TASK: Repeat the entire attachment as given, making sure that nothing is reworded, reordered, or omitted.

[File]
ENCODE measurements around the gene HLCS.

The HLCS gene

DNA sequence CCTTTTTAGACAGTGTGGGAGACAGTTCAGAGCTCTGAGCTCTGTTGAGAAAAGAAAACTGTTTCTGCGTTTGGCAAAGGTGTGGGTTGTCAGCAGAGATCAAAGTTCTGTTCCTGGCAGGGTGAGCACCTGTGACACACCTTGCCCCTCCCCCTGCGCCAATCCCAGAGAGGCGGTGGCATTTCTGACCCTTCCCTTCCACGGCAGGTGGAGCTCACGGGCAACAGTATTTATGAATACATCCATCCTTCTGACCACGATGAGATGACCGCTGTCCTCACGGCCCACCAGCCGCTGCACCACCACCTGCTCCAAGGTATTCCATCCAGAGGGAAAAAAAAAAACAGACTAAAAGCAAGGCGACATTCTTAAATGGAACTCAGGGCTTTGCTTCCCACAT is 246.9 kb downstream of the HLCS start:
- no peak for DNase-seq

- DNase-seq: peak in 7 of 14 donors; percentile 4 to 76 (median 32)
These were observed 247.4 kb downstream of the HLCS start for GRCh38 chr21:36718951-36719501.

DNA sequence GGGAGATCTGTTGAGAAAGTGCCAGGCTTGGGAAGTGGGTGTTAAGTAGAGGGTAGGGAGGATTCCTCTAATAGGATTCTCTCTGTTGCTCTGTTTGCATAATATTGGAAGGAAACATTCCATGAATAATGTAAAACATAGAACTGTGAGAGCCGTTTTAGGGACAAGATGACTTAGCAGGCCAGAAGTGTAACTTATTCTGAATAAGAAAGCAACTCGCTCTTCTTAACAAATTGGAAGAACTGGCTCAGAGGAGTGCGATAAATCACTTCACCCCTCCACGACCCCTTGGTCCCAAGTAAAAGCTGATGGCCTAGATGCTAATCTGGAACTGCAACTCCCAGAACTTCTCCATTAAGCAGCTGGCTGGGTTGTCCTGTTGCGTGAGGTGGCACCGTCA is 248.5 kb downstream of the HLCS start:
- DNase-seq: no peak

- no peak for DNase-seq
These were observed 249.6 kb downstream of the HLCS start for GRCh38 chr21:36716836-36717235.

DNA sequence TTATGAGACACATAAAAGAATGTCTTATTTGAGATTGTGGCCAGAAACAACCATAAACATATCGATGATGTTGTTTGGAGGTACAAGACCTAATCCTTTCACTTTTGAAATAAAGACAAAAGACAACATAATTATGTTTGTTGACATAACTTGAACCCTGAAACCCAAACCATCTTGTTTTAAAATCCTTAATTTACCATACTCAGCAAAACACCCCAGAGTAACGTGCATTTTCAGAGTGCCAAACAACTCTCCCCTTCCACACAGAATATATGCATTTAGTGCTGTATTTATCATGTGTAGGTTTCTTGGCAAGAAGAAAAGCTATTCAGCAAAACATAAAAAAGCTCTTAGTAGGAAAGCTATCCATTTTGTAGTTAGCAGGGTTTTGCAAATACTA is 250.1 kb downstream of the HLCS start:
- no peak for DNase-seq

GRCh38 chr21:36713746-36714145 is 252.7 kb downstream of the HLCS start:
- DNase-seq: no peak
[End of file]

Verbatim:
ENCODE measurements around the gene HLCS.

The HLCS gene

DNA sequence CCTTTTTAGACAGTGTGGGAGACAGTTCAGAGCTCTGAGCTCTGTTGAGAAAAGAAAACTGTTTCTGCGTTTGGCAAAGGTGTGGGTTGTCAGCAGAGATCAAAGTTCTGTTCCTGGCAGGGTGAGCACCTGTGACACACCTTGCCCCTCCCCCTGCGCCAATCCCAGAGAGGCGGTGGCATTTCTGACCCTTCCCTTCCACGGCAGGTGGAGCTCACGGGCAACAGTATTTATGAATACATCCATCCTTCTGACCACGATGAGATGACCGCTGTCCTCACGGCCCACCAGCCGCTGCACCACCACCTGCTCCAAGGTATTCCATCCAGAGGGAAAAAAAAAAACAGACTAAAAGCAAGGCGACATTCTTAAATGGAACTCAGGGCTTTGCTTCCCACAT is 246.9 kb downstream of the HLCS start:
- no peak for DNase-seq

- DNase-seq: peak in 7 of 14 donors; percentile 4 to 76 (median 32)
These were observed 247.4 kb downstream of the HLCS start for GRCh38 chr21:36718951-36719501.

DNA sequence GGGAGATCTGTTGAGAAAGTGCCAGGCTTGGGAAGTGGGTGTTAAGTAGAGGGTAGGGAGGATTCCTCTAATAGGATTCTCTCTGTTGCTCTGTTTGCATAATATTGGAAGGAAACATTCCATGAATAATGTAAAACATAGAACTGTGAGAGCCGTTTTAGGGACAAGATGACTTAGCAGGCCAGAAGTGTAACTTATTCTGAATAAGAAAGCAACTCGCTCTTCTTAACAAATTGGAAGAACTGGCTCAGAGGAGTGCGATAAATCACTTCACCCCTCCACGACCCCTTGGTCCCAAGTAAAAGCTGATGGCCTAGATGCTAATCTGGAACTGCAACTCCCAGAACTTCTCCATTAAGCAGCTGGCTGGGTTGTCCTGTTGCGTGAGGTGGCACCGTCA is 248.5 kb downstream of the HLCS start:
- DNase-seq: no peak

- no peak for DNase-seq
These were observed 249.6 kb downstream of the HLCS start for GRCh38 chr21:36716836-36717235.

DNA sequence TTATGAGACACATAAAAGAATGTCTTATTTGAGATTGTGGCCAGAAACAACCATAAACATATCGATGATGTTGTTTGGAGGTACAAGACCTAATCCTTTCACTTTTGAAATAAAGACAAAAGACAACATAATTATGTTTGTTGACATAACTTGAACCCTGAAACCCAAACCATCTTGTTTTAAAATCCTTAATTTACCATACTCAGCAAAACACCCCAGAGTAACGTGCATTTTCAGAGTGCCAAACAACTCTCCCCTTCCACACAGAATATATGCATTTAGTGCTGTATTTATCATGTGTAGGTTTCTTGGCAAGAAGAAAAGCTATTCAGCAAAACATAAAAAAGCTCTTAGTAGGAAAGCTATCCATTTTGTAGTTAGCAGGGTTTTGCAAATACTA is 250.1 kb downstream of the HLCS start:
- no peak for DNase-seq

GRCh38 chr21:36713746-36714145 is 252.7 kb downstream of the HLCS start:
- DNase-seq: no peak